Traditionally John walked out the front door and just walk all day. Because that is also what he does at home, he is very comfortable walking through other people's lives. He is not trying to stop and get to know you, really, but he is just in motion. By virtue of being in motion John is trying to keep moving and get out of the way and he flatters himself that he is taking in some semblance of what would be happening here if he weren't here to view it. It is a little Heisenberg-ian. ”What is this place like when I am not here? Is it possible for me to see inside this box without changing the nature of the contents?” That is John’s game!

John is fortunate enough to be able to walk up the alley, go through the Barrio and never feel completely unsafe. He has had the opportunity to visit a lot of places and not feel shoehorned into a completely curated experience that is being put on by a tourist operation, meant to make people feel secure. He is also not sitting down in other people's world and imagining that he is not changing the world by virtue of being there.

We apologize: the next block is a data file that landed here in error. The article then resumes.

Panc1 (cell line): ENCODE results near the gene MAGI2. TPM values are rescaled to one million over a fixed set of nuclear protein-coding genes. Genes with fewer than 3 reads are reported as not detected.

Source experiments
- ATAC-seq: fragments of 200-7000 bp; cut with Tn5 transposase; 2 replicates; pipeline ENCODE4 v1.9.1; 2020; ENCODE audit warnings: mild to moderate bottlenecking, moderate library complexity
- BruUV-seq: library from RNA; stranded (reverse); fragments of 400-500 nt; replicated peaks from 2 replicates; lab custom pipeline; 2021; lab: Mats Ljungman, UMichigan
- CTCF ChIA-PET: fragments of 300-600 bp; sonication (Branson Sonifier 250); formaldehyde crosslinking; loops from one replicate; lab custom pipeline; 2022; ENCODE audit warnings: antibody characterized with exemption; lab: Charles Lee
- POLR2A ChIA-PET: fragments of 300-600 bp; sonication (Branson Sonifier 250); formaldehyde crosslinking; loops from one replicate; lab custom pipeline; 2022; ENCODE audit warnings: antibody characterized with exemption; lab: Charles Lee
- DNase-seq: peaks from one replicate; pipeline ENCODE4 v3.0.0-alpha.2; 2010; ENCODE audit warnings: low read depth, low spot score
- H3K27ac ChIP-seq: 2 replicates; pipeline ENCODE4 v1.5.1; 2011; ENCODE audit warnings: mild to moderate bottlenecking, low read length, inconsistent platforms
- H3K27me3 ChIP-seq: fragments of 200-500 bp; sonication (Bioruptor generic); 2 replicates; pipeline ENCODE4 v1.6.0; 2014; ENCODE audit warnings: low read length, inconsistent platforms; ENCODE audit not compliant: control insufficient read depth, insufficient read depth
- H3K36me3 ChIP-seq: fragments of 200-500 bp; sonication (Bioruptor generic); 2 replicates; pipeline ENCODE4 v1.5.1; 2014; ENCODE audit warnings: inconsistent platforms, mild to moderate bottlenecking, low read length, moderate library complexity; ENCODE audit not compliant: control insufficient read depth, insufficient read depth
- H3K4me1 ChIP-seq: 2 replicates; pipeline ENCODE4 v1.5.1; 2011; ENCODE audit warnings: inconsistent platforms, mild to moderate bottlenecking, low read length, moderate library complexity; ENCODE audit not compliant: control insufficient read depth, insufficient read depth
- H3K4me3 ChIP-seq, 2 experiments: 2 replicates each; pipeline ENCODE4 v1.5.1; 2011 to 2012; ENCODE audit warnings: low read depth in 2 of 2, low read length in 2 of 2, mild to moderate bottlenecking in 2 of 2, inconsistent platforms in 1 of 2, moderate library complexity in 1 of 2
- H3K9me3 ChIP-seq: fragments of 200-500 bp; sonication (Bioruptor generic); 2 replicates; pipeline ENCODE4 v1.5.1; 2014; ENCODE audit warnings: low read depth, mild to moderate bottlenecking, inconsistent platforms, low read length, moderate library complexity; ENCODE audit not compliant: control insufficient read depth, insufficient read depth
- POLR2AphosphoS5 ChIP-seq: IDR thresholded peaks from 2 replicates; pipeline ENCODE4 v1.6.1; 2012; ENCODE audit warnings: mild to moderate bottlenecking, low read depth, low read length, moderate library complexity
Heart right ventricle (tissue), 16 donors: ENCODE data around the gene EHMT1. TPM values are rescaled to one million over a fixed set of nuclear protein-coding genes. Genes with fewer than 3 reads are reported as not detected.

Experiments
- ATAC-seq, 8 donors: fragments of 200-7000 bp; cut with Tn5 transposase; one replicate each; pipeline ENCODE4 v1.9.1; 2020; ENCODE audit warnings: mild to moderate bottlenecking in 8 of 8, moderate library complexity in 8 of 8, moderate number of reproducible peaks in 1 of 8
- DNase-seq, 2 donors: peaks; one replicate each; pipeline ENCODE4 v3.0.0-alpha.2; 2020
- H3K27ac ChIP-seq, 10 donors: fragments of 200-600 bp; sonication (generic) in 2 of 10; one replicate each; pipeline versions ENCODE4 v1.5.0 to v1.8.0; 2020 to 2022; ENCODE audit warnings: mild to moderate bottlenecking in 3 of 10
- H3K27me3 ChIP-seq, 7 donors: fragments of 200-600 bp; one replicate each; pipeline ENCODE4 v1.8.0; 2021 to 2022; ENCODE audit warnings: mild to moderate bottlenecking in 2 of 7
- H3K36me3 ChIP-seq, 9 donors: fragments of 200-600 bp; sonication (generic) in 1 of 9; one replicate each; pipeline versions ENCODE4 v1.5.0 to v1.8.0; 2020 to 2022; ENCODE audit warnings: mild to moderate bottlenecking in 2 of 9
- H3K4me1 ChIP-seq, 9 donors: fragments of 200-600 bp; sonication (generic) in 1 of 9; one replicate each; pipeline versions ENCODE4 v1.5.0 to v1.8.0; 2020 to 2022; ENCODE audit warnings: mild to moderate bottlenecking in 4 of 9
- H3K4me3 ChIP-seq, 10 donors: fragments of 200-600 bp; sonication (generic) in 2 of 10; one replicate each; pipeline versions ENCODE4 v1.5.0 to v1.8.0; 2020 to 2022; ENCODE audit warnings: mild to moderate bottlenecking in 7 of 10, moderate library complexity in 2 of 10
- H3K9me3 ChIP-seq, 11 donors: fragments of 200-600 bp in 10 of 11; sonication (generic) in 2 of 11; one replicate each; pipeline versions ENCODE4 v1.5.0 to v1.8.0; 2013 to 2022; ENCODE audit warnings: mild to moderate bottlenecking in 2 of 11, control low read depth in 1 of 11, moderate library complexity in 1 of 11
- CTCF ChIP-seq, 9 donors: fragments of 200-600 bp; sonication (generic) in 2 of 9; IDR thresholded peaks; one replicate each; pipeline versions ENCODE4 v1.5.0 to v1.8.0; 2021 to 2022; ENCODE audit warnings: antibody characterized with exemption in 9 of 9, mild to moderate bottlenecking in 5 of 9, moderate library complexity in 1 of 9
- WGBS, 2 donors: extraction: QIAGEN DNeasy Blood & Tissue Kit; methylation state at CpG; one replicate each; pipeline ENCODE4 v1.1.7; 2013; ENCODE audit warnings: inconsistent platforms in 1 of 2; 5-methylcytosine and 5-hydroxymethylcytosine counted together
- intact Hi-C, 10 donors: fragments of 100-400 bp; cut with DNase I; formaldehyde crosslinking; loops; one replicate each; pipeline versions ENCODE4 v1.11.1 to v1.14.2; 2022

This has always been wonderful and perfect for John. Even walking through that resort yesterday was not like walking through some small Hawaiian town where everyone is living an agricultural life and pretending that he doesn’t belong, but he was walking through a very expensive resort complex full of white Americans, trying not to disrupt their ecosystem, trying to perceive as much as he can, and trying to solve. There is always an equation he is trying to resolve.

John’s uncle Jack and Ted Stevens (RW140)